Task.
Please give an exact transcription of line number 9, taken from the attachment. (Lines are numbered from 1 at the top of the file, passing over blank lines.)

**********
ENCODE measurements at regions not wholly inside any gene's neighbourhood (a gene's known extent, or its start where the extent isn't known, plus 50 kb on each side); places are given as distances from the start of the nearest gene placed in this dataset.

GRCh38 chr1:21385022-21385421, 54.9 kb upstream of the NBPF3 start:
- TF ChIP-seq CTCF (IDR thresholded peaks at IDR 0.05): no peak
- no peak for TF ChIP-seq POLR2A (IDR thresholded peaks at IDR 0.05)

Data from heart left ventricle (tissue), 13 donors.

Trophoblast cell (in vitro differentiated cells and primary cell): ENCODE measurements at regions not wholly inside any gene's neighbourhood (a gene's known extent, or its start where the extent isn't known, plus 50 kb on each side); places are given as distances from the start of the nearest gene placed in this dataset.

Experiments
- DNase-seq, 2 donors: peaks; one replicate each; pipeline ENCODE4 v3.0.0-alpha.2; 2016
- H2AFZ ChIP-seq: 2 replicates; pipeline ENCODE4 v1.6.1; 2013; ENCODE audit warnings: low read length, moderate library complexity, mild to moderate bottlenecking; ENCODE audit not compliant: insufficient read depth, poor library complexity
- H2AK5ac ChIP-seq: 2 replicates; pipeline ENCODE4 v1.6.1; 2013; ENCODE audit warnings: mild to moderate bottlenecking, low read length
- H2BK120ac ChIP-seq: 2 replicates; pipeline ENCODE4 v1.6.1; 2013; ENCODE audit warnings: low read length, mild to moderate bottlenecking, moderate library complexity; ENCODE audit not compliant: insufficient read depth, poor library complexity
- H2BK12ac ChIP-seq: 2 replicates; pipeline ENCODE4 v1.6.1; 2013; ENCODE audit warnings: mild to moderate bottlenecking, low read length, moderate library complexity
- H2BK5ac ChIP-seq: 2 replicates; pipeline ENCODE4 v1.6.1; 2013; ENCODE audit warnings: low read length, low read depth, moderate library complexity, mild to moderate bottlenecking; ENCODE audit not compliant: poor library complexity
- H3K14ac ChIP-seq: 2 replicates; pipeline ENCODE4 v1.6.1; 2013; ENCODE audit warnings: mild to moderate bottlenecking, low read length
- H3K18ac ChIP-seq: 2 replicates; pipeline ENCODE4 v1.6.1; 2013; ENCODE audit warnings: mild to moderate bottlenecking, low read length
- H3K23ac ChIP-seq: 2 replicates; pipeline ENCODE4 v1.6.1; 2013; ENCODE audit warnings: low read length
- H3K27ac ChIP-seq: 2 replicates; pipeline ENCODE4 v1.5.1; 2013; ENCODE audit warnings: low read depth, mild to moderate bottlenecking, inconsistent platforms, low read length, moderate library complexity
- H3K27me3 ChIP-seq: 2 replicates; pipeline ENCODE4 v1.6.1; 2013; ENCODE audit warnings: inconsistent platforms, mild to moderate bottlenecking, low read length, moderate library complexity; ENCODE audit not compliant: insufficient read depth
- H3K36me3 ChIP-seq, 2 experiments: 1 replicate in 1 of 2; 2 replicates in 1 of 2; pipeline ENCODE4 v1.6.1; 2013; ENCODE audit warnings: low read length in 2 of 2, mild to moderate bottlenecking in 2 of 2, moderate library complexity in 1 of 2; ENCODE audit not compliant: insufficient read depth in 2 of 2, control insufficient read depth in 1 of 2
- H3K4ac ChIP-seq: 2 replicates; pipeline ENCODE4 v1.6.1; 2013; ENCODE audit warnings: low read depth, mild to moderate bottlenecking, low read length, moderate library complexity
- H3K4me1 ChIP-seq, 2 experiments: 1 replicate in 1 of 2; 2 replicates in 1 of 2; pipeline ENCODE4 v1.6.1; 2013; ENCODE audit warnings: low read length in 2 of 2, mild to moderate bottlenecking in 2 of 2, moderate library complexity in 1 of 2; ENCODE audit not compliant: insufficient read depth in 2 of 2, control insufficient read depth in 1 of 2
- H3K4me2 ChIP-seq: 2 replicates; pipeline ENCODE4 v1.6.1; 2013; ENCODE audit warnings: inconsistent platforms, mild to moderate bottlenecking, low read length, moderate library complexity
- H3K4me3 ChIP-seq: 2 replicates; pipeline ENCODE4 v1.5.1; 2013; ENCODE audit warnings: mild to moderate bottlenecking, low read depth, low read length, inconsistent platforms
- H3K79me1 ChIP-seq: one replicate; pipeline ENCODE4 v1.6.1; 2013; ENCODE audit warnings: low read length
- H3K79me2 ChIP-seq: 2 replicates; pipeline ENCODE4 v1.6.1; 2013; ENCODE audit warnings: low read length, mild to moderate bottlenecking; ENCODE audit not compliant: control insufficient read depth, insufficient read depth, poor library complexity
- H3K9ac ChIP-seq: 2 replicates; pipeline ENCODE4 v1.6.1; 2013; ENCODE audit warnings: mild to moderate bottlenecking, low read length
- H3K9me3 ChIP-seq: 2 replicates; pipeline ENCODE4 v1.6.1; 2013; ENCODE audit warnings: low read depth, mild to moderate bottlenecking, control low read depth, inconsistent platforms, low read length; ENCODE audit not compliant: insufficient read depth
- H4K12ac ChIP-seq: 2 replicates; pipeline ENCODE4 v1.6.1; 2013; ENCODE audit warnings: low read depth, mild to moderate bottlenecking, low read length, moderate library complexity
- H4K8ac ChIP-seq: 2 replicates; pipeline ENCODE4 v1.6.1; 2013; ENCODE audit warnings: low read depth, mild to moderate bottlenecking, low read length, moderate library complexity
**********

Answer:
- H2AFZ ChIP-seq: 2 replicates; pipeline ENCODE4 v1.6.1; 2013; ENCODE audit warnings: low read length, moderate library complexity, mild to moderate bottlenecking; ENCODE audit not compliant: insufficient read depth, poor library complexity